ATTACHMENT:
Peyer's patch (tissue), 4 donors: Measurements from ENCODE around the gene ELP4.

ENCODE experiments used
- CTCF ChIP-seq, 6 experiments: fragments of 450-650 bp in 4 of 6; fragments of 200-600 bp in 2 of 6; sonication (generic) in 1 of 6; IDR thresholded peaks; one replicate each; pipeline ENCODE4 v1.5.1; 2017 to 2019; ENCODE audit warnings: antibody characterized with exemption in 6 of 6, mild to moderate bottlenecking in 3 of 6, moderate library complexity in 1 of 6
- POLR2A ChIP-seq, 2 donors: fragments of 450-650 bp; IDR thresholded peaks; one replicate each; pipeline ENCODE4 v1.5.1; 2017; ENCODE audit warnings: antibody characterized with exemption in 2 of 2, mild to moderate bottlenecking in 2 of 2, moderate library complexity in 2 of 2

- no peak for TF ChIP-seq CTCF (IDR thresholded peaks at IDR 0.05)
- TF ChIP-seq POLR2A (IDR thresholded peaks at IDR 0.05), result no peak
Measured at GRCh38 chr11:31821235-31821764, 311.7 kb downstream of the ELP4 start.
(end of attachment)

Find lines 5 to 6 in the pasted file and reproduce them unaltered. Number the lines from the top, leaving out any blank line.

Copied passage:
- no peak for TF ChIP-seq CTCF (IDR thresholded peaks at IDR 0.05)
- TF ChIP-seq POLR2A (IDR thresholded peaks at IDR 0.05), result no peak